“You about done here?” Scott asked tipping his hat back.
“Yeah.” Johnny grunted as he tossed a snag out of the stream onto the bank. Swishing his muddy hands in the fast moving water, he climbed out of the stream. Bending down, he rubbed his hands clean in the grass and dried them on his pants leg.
Johnny walked over to Barranca and untied him. “Ready to head home? I’ve done about all I can today.”
“Let’s head over to that small stock pond on the way home and make sure it’s okay. That way we don’t have to go all the way over there later.”
“Good idea, Scott.”
Both brothers rode at a ground covering lope anxious to get his last chore done and head for home.
Arriving at the pond, they were relieved to find little damage. The pond was filled to over flowing, but the earthen dam was holding, and the flood bypass was letting water out as it was supposed to do to relieve the pressure.
“Well that’s good to see. As far as I can tell, most of the ponds did fine. Most of the damage is to fences and there are lots of blockages in the creeks and streams.” Scott reported.
“A bit of road washed out by Oak Meadow. We may not be able to fix it until it dries out a bit.” Johnny added.
The brothers headed for home at a leisurely walk, enjoying the crisp winter air and the weak afternoon sun.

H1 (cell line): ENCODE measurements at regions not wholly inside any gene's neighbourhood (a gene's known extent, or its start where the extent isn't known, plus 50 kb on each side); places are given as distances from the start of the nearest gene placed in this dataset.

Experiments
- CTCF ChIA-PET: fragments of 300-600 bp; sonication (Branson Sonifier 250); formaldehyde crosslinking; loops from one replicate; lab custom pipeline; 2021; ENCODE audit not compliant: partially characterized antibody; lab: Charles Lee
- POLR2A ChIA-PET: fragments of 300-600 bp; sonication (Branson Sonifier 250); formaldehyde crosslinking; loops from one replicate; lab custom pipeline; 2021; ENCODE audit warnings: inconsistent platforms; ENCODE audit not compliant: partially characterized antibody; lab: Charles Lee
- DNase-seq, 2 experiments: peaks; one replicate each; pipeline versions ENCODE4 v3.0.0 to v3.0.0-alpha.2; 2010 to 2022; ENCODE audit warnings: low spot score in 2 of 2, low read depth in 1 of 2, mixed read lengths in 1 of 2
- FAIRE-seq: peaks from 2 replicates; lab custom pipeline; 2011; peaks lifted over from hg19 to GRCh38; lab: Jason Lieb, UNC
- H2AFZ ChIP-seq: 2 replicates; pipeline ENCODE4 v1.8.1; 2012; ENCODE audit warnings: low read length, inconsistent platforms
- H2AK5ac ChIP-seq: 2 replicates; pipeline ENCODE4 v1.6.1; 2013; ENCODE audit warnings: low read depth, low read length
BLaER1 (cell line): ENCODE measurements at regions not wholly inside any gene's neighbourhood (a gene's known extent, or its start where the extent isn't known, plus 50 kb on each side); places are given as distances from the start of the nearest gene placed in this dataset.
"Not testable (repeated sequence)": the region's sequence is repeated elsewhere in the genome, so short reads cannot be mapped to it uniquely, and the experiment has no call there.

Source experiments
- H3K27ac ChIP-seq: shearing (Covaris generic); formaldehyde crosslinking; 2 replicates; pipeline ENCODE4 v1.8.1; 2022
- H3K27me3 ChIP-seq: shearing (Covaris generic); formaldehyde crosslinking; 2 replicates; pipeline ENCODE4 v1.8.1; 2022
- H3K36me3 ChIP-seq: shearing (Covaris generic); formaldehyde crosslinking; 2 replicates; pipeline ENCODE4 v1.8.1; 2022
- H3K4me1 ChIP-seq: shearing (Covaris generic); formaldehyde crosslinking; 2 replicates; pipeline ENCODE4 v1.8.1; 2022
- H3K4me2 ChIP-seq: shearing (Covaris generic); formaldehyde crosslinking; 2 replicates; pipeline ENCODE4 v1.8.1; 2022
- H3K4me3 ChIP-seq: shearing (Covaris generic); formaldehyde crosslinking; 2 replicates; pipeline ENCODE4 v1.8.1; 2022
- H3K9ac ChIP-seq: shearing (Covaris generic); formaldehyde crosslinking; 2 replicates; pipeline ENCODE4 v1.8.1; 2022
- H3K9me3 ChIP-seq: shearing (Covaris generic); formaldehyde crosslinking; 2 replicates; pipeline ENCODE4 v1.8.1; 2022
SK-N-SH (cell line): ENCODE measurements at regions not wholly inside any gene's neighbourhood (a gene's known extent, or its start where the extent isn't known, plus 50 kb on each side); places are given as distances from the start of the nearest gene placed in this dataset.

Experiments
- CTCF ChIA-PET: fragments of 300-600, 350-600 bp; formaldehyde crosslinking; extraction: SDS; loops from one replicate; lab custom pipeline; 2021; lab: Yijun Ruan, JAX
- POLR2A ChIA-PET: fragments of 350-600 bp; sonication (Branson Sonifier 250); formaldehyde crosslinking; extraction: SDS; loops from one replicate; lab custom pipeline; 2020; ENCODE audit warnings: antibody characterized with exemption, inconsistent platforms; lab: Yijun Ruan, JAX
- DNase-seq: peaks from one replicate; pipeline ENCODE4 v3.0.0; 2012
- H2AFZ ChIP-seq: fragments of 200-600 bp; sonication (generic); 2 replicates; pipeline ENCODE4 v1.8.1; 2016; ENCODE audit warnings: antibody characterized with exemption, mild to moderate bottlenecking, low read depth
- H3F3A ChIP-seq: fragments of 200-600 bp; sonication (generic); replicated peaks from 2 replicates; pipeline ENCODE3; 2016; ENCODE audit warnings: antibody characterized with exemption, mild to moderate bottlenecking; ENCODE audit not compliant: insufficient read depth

“Hey Scott?” Johnny said softly.
“I was wonderin’…about Christmas. Well…this is our first one and all. I was wonderin’…” Johnny stopped to collect his thoughts.
“Go on. Johnny.” Scott urged and stopped his horse.
Johnny combed his fingers through Barranca’s mane. “I just..It’s been so long since I’ve has a real Christmas. I don’t know exactly what to expect or what to do.” he finished with a rush.
“Didn’t you celebrate Christmas with your mother?”
“Yeah. We’d go to the Posadas. He stopped at Scott’s look of incomprehension and sought to explain.
“It’s a tradition in Mexico. Starting on the 16th of December, each night until the 24th, two children lead a procession to a home where the Posada was being held. My mama and me would join the procession holding candles…well maybe not every night, but some of the nights.”
“We’d go to mass at midnight on Christmas Eve then come home and have supper. My mama always fixed her special tamales.” Johnny felt his mouth start to water at the thought of his mother’s tamales. “We didn’t have a lot Scott, but my mama would give me a present. Usually a shirt she made.” He smiled in remembrance. “One year she gave me a wooden set of horses. A mare, stallion and colt. I played with them all the time”
“Those sound like good memories, Johnny.”
“Yeah…” Johnny said slowly. He started Barranca walking toward home and asked. “What about you Scott? How did you celebrate Christmas when you were a kid?”
“Grandfather would have a tree decorated in the front room. The house would small wonderful from all the baking. I remember the house smelling of evergreen and pumpkin pie. It’s funny, but whenever I smell evergreen and pumpkin pie, I think of Christmas in Boston.”